What are the Risks to Traders?
Despite the precautions taken by wallets and exchanges, cybercriminals have in fact managed to hack into various systems, making away with millions of dollars worth of cryptocurrencies virtually overnight. And with large financial institutions like Goldman Sachs beginning to get into the cryptocurrency trading game, many security analysts are predicting even higher levels of hacking in relation to cryptocurrency. That being said, here are some of the specific tactics that crypto hackers employ, and the associated risks to crypto traders:
- Email Phishing – One of the oldest (and simplest) hacking tricks in the book, email phishing is more effective than you’d think as it relates to hacking the funds of crypto traders. In a typical email phishing scenario, traders might receive an email from their crypto exchange or wallet recommending a change of username and/or password due to purported suspicious activity. Little do they know that this email is a hacker in disguise. The trader might then provide their credentials, or follow a hyperlink that will pull data from their computer that will allow hackers to access and transfer their funds. Despite the simplicity of email phishing schemes, many newbies to crypto trading do continually fall for it on a regular basis. RSI Security can assist in implementing an email encryption strategy, which can help avoid situations such as email phishing. Learn more in our related article: 5 Things You Need to Know About How Email Encryption Works.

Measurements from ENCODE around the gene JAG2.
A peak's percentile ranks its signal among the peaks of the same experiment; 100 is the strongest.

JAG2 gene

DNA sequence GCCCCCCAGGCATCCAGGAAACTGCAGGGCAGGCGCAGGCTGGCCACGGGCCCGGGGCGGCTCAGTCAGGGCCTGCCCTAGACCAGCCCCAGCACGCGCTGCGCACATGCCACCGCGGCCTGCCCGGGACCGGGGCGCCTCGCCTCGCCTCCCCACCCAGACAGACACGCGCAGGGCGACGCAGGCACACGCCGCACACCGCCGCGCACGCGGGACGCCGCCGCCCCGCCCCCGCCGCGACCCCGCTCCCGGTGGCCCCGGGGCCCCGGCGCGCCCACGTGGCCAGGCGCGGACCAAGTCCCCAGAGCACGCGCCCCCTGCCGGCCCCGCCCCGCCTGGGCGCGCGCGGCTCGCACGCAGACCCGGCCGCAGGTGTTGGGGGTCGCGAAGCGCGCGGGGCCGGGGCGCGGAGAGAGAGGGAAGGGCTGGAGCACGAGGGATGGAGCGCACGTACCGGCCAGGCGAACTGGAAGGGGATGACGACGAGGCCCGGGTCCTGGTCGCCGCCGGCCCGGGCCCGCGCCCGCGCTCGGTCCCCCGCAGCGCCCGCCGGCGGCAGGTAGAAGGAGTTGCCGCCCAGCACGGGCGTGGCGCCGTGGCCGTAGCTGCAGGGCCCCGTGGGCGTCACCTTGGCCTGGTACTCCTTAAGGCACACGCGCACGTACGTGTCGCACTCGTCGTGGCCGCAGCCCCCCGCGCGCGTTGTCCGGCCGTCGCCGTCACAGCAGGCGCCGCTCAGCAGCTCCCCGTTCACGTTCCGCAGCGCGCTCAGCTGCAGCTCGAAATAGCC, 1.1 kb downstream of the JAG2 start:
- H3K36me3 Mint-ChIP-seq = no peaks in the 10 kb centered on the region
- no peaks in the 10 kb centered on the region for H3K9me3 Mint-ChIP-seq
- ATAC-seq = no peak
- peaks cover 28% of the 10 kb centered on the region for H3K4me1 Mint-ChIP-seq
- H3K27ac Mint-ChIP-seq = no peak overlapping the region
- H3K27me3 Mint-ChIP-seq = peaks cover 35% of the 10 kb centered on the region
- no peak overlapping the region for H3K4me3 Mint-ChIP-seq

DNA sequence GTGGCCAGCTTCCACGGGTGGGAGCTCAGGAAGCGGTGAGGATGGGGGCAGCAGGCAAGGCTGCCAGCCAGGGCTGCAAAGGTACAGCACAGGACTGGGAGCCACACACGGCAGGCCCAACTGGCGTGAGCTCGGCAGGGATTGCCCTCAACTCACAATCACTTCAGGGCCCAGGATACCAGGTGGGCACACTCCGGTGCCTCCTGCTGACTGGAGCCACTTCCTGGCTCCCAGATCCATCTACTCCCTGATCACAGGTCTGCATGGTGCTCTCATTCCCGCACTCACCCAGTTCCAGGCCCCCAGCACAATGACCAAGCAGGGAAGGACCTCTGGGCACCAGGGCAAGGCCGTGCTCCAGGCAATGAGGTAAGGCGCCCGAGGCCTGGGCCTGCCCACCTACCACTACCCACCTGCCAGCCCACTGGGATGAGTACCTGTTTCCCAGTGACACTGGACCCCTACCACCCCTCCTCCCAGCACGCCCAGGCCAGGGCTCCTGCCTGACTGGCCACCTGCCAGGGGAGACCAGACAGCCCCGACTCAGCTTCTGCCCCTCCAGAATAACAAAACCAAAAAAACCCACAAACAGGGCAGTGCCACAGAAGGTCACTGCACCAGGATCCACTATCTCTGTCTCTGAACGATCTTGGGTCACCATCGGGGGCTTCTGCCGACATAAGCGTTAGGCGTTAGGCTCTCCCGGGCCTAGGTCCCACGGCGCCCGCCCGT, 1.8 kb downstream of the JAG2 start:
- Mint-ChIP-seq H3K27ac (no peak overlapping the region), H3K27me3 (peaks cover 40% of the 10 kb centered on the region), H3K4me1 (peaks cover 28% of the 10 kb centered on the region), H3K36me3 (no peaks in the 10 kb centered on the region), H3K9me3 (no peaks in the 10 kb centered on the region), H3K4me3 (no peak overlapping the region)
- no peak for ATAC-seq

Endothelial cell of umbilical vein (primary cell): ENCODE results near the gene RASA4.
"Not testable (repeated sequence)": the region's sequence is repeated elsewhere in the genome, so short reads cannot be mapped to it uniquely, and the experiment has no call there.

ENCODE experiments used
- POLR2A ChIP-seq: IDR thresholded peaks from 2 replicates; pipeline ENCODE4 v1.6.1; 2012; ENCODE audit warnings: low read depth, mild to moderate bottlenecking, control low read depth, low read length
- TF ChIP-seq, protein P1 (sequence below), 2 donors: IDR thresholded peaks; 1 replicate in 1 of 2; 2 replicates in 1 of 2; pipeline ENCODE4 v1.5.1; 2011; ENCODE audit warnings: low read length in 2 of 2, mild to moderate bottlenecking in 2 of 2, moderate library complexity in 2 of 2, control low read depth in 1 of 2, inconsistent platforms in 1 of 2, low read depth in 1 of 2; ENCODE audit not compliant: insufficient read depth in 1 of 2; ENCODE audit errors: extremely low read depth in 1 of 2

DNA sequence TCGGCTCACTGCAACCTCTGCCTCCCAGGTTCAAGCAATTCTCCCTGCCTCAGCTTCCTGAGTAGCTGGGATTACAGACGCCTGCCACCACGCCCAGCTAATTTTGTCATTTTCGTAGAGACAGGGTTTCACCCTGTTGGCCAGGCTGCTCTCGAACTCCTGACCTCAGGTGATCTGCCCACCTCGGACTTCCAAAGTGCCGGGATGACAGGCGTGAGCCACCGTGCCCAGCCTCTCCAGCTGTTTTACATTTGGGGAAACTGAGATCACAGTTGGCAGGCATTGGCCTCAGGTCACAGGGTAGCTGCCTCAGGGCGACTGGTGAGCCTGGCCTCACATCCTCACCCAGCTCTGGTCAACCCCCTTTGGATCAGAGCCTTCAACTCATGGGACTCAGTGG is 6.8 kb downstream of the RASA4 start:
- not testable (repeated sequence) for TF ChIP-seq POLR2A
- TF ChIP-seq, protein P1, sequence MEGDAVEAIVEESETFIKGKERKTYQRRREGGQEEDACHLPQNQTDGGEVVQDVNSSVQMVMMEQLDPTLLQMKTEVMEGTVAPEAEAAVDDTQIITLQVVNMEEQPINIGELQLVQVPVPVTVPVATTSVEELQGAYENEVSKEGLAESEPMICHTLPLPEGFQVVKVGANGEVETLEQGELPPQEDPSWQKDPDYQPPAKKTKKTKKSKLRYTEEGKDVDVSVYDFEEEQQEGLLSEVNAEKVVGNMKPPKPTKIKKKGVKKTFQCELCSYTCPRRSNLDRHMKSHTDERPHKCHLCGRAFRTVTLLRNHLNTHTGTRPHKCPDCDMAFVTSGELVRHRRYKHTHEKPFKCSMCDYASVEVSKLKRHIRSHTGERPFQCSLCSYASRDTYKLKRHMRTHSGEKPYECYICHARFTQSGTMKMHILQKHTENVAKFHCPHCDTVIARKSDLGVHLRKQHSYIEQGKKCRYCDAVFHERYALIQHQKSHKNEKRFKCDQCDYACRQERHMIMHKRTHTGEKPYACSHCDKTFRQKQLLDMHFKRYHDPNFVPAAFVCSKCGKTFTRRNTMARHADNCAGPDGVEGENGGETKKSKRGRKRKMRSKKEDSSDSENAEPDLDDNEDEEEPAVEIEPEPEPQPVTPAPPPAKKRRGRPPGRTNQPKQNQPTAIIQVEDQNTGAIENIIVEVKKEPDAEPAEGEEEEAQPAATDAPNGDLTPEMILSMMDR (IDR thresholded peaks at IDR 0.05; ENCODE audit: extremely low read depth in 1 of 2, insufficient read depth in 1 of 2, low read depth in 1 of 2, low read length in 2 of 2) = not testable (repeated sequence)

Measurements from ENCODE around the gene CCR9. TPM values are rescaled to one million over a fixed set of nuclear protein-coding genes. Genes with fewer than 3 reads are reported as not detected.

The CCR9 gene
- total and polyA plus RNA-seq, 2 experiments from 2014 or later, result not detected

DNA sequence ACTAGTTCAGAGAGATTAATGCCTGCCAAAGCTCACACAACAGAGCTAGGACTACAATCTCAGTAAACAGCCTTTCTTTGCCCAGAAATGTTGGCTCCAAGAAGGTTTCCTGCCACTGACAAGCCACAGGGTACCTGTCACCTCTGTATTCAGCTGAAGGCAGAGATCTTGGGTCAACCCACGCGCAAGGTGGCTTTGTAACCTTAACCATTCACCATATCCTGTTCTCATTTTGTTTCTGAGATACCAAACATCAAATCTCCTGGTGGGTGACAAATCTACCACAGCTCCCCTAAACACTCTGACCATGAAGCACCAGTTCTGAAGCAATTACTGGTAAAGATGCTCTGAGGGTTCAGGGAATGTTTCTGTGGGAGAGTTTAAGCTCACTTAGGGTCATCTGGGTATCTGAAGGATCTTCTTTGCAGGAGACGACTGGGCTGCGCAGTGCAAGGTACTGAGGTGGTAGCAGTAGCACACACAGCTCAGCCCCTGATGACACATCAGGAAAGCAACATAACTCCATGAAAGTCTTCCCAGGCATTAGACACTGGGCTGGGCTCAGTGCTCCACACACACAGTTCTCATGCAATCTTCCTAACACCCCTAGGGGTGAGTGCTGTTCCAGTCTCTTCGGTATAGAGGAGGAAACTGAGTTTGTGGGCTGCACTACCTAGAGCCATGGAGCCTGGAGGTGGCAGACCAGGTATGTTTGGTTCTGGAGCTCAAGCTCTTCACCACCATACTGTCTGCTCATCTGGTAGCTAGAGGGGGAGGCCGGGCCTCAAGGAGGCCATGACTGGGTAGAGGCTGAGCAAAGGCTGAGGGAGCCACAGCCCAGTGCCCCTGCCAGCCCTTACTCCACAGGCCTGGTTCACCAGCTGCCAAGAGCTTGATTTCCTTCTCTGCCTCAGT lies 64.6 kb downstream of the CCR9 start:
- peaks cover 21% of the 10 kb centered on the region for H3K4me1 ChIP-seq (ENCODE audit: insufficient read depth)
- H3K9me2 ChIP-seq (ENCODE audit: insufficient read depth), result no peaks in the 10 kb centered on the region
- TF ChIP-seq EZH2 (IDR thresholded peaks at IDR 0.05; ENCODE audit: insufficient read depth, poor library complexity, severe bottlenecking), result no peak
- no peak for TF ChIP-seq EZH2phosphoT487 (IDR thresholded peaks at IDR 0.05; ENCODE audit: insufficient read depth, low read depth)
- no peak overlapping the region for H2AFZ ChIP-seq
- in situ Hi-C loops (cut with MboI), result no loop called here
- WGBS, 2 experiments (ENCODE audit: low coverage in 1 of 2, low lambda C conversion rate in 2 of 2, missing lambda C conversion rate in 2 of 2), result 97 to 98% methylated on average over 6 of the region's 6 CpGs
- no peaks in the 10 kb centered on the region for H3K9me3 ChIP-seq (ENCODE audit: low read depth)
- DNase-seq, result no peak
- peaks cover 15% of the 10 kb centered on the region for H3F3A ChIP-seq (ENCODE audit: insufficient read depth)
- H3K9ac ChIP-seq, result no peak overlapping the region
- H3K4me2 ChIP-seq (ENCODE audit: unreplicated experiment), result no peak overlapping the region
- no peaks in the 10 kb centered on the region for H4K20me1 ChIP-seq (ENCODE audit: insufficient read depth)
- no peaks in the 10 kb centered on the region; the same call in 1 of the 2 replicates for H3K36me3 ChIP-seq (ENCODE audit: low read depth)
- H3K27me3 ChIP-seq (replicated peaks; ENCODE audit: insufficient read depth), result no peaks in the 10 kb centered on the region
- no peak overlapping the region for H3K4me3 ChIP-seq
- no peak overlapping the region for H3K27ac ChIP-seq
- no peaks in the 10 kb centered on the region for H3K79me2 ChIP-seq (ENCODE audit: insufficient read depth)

- Private Key Theft – Whether it’s email phishing, or gaining access to a device through third-party systems, once hackers gain access to a user’s private key there’s almost no limit to the amount of damage they can do. Private keys are more complex than the average username/password combination and are what traders use to access their cryptocurrency wallets. Once the key is compromised, attackers can send the victim’s bitcoin to themselves or an intermediary (or even worse) simply delete the key and digitally eliminate the currency.
- Hot Wallet Hacks – Without getting too technical, there are basically two types of digital wallets that store cryptocurrencies. One type is “cold” wallets, where users typically store their assets over the long term. Cold wallets are more secure and harder to break into, but trading cryptocurrency from cold wallets is more difficult and time-consuming. “Hot” wallets, on the other hand, are what many exchanges use. Hot wallets trade security for fungibility, as traders need to be able to quickly move in and out of various coins. Hackers often target hot wallets, as exchanges are less focused on security and more on meeting the transactional needs of their user base.
Case Studies of Crypto Hacks
Unfortunately, 2018 is on pace to become the worst year for cryptocurrency traders and exchanges in terms of total assets lost. In just the first half of this year, reported losses due to crypto-hacking has amassed to over $1.73 billion U.S. dollars. That’s more than any other six-month period in cryptocurrency history, and over half of all total recorded losses since 2011. Moreover, hackers are now also attacking smaller alternatives to big players like Bitcoin, also known as a category called “Altcoins.” Here are just a few of the most recent crypto hacks, which serve to further illustrate the risks posed to cryptocurrency traders: